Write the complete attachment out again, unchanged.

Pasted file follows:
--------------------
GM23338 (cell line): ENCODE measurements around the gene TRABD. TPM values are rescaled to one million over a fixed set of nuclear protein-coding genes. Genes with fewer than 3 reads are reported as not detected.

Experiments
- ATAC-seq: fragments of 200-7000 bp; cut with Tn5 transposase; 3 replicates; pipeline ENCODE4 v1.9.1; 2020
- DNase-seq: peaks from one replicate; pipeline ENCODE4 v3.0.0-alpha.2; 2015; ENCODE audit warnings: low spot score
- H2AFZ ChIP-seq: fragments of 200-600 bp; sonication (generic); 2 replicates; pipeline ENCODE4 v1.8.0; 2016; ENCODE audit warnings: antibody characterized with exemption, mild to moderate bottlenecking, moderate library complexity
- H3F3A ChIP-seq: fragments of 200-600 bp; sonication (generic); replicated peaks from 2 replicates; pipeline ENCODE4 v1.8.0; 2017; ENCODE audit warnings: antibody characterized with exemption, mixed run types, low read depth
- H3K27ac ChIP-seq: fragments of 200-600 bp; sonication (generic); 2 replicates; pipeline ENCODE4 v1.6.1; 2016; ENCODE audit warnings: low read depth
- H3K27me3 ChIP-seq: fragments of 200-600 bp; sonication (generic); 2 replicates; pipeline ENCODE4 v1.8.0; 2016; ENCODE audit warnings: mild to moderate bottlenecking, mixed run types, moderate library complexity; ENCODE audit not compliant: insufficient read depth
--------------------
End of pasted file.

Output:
GM23338 (cell line): ENCODE measurements around the gene TRABD. TPM values are rescaled to one million over a fixed set of nuclear protein-coding genes. Genes with fewer than 3 reads are reported as not detected.

Experiments
- ATAC-seq: fragments of 200-7000 bp; cut with Tn5 transposase; 3 replicates; pipeline ENCODE4 v1.9.1; 2020
- DNase-seq: peaks from one replicate; pipeline ENCODE4 v3.0.0-alpha.2; 2015; ENCODE audit warnings: low spot score
- H2AFZ ChIP-seq: fragments of 200-600 bp; sonication (generic); 2 replicates; pipeline ENCODE4 v1.8.0; 2016; ENCODE audit warnings: antibody characterized with exemption, mild to moderate bottlenecking, moderate library complexity
- H3F3A ChIP-seq: fragments of 200-600 bp; sonication (generic); replicated peaks from 2 replicates; pipeline ENCODE4 v1.8.0; 2017; ENCODE audit warnings: antibody characterized with exemption, mixed run types, low read depth
- H3K27ac ChIP-seq: fragments of 200-600 bp; sonication (generic); 2 replicates; pipeline ENCODE4 v1.6.1; 2016; ENCODE audit warnings: low read depth
- H3K27me3 ChIP-seq: fragments of 200-600 bp; sonication (generic); 2 replicates; pipeline ENCODE4 v1.8.0; 2016; ENCODE audit warnings: mild to moderate bottlenecking, mixed run types, moderate library complexity; ENCODE audit not compliant: insufficient read depth